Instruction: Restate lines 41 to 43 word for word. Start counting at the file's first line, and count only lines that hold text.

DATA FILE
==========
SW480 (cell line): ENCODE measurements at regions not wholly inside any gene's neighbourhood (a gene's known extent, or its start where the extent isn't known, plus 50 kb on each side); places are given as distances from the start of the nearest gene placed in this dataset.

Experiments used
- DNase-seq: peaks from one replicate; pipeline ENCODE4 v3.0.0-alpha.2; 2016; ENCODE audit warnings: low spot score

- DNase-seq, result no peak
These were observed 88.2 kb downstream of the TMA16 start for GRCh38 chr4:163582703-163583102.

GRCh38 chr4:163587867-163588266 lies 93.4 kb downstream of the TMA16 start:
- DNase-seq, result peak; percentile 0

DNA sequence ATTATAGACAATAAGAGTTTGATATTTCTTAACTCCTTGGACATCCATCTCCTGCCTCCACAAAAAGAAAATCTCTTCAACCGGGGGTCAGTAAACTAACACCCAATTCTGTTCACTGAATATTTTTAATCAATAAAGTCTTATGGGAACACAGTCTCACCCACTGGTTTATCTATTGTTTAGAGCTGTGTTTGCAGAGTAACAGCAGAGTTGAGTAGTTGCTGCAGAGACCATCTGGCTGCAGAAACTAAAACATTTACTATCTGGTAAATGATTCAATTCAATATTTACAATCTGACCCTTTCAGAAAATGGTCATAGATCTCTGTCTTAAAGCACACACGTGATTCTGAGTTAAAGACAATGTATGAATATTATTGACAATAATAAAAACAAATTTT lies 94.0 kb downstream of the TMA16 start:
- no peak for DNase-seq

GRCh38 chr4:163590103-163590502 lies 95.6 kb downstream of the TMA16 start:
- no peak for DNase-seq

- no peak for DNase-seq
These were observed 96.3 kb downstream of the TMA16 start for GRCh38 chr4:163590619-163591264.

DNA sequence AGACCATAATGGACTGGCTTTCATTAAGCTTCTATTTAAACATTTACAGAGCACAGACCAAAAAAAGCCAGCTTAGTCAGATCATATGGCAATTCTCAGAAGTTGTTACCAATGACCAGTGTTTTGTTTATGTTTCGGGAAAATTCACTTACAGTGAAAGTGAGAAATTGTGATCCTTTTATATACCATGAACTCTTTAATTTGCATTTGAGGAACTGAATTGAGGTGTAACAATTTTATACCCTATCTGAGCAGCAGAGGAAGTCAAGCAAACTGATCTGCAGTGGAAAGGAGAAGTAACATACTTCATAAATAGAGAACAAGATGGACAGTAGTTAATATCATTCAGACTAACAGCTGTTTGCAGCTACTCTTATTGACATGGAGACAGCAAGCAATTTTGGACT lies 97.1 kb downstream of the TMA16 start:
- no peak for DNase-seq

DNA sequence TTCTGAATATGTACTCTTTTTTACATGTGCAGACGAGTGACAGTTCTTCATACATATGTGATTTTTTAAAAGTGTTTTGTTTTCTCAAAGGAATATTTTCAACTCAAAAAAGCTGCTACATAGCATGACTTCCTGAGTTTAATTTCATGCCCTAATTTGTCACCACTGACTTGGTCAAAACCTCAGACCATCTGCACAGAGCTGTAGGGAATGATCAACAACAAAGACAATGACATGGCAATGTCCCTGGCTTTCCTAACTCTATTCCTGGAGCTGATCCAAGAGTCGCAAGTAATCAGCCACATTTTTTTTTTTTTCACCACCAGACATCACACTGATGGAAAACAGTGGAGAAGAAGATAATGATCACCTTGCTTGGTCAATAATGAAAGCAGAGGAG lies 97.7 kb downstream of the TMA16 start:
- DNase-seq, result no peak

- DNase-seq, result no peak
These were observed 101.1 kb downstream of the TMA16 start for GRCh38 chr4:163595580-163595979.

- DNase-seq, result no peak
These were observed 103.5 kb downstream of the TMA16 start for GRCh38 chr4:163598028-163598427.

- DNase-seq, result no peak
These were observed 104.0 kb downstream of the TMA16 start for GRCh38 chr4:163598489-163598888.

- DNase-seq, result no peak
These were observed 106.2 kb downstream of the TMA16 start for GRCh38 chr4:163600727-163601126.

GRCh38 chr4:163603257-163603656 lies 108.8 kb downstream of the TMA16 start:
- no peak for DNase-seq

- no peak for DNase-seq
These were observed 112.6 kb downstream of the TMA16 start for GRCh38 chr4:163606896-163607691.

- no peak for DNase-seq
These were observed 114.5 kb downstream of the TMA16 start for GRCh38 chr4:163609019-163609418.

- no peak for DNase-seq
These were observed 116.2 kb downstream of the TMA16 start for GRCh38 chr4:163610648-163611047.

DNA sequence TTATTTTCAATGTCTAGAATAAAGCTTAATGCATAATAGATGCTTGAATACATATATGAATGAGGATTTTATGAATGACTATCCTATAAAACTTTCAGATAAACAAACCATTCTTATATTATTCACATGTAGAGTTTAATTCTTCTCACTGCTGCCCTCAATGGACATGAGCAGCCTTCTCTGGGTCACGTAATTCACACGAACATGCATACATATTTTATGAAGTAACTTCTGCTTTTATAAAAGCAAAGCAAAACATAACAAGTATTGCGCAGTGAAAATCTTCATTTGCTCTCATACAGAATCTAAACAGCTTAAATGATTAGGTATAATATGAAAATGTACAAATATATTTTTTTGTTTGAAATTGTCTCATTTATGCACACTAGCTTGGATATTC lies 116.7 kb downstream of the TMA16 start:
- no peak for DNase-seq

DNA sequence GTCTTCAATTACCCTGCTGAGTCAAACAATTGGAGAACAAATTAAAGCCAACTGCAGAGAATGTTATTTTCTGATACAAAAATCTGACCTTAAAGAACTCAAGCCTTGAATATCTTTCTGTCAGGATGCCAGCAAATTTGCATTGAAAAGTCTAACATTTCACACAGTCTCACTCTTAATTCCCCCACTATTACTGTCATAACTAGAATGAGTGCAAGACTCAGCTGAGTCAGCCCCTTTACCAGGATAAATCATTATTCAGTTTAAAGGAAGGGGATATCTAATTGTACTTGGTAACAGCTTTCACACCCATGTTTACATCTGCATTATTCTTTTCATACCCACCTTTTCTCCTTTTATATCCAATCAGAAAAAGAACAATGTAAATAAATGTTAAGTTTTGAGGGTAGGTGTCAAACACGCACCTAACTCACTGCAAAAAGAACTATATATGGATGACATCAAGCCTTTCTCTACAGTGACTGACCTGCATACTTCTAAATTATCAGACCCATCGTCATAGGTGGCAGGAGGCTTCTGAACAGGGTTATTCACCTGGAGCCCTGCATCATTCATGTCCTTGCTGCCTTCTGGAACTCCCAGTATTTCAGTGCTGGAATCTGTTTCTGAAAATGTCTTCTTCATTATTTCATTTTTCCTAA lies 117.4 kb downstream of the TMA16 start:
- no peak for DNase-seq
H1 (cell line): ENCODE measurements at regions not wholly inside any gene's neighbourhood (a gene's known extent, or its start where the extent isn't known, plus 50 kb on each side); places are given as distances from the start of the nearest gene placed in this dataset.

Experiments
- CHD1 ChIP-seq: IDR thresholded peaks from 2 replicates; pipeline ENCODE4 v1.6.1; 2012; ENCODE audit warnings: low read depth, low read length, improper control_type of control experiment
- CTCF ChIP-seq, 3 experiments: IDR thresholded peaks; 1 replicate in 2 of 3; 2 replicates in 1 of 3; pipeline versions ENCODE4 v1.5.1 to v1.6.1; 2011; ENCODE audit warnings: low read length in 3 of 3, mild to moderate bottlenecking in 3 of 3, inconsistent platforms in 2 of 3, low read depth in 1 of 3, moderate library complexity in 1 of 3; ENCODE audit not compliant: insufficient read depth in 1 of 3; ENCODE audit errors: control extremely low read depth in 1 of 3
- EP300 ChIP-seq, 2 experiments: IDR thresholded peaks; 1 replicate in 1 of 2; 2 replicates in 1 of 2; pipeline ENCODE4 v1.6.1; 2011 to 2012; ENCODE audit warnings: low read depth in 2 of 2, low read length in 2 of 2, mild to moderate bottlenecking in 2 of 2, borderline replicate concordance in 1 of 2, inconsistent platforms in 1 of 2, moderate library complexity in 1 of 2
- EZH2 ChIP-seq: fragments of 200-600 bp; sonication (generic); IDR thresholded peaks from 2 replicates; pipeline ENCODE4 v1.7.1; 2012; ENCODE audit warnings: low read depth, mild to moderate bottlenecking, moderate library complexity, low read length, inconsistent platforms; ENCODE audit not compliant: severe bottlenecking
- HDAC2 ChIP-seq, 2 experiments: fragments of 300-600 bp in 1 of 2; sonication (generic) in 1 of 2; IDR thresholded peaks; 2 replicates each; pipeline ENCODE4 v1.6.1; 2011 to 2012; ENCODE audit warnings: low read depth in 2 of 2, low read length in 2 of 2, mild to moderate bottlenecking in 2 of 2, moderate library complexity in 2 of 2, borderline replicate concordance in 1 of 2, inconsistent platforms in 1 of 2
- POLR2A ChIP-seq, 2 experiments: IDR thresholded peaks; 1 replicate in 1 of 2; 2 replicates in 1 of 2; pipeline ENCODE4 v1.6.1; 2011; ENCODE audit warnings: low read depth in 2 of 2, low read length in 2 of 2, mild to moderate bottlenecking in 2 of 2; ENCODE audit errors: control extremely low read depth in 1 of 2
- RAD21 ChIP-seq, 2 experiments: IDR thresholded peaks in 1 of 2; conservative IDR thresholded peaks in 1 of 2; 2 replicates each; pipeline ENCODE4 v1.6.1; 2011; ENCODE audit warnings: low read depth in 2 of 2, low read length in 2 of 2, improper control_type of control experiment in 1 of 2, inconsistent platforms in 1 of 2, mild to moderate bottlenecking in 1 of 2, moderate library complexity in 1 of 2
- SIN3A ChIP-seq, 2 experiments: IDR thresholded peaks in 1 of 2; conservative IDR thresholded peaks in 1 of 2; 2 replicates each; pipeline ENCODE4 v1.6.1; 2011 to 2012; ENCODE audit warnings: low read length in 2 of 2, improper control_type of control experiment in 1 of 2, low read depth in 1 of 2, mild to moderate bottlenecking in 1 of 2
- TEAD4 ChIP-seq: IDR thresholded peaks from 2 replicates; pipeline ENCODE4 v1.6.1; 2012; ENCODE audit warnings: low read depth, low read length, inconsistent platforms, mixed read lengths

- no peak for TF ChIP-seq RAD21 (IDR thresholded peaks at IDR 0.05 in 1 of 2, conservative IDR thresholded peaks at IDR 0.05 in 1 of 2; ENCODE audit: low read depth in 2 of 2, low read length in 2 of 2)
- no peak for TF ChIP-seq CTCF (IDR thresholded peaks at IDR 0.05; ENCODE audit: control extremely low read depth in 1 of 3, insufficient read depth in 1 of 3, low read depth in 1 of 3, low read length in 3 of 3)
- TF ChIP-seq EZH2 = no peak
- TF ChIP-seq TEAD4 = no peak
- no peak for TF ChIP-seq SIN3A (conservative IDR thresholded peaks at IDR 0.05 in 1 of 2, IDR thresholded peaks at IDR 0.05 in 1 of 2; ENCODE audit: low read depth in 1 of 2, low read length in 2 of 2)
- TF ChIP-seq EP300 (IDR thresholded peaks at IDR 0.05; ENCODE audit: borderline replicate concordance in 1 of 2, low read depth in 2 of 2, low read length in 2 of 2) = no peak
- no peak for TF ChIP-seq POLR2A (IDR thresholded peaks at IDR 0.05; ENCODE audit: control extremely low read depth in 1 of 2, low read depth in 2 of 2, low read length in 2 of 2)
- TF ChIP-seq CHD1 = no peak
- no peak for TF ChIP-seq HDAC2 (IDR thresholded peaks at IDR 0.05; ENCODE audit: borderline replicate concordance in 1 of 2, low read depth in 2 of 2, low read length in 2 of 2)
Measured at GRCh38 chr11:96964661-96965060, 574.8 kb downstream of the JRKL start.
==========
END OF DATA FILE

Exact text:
- CTCF ChIP-seq, 3 experiments: IDR thresholded peaks; 1 replicate in 2 of 3; 2 replicates in 1 of 3; pipeline versions ENCODE4 v1.5.1 to v1.6.1; 2011; ENCODE audit warnings: low read length in 3 of 3, mild to moderate bottlenecking in 3 of 3, inconsistent platforms in 2 of 3, low read depth in 1 of 3, moderate library complexity in 1 of 3; ENCODE audit not compliant: insufficient read depth in 1 of 3; ENCODE audit errors: control extremely low read depth in 1 of 3
- EP300 ChIP-seq, 2 experiments: IDR thresholded peaks; 1 replicate in 1 of 2; 2 replicates in 1 of 2; pipeline ENCODE4 v1.6.1; 2011 to 2012; ENCODE audit warnings: low read depth in 2 of 2, low read length in 2 of 2, mild to moderate bottlenecking in 2 of 2, borderline replicate concordance in 1 of 2, inconsistent platforms in 1 of 2, moderate library complexity in 1 of 2
- EZH2 ChIP-seq: fragments of 200-600 bp; sonication (generic); IDR thresholded peaks from 2 replicates; pipeline ENCODE4 v1.7.1; 2012; ENCODE audit warnings: low read depth, mild to moderate bottlenecking, moderate library complexity, low read length, inconsistent platforms; ENCODE audit not compliant: severe bottlenecking